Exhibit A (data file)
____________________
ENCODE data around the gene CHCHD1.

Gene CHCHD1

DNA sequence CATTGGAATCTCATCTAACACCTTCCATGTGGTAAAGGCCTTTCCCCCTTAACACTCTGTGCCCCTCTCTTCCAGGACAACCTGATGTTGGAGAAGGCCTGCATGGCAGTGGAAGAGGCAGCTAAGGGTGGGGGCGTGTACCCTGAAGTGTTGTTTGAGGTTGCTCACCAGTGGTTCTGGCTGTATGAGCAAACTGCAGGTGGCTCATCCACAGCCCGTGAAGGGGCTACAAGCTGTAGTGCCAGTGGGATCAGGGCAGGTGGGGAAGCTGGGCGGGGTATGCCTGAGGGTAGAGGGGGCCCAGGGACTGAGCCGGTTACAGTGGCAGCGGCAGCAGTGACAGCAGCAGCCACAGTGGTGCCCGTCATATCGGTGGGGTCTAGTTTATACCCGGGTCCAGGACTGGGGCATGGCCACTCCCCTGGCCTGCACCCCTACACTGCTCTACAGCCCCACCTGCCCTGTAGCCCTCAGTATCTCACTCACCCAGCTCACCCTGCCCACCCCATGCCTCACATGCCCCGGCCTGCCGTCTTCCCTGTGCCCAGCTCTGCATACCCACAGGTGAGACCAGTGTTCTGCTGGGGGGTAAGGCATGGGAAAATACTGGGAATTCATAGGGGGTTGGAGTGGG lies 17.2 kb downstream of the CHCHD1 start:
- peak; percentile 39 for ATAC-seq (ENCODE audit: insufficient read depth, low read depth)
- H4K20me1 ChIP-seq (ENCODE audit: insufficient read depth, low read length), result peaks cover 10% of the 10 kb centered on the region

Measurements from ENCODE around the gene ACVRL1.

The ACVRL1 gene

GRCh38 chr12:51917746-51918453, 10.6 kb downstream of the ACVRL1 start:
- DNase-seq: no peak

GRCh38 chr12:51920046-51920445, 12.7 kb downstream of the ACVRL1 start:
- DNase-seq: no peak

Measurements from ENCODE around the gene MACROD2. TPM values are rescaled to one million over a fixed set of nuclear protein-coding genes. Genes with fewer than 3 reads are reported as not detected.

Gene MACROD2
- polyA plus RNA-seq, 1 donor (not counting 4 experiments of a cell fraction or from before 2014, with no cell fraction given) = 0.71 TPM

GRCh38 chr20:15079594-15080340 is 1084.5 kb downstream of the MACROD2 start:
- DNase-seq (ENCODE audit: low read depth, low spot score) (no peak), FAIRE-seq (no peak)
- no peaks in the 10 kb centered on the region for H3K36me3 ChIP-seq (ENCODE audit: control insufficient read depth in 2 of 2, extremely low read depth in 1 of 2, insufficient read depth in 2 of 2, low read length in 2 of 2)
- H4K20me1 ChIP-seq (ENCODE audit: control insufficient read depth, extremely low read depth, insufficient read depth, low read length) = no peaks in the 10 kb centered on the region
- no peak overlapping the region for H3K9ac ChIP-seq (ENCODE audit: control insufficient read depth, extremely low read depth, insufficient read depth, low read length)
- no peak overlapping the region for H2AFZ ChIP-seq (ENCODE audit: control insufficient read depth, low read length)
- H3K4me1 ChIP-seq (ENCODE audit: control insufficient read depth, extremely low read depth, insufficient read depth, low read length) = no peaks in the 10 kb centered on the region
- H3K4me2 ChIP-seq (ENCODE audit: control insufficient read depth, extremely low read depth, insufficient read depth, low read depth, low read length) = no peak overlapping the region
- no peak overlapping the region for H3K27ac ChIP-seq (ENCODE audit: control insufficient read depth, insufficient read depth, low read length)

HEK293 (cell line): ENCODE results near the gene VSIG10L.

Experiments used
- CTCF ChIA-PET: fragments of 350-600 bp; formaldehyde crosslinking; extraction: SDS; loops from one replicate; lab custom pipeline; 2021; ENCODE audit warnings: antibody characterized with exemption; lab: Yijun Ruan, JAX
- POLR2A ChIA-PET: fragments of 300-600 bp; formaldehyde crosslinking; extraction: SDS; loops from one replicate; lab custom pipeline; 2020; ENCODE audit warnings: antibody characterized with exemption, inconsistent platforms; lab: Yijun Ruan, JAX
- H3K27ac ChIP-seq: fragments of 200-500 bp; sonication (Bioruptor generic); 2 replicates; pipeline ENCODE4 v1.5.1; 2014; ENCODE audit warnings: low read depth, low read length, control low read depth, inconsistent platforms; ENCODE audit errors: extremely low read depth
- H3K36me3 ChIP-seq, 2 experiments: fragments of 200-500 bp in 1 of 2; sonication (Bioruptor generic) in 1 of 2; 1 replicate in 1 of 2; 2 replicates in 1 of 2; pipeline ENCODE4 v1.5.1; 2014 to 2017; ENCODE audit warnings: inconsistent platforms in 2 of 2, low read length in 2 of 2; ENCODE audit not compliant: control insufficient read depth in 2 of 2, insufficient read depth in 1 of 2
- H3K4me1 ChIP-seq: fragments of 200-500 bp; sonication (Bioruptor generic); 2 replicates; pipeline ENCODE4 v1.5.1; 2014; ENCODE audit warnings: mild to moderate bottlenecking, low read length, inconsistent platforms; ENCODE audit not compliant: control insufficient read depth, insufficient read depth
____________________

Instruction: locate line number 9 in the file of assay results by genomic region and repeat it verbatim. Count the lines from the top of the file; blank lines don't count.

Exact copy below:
- DNase-seq: no peak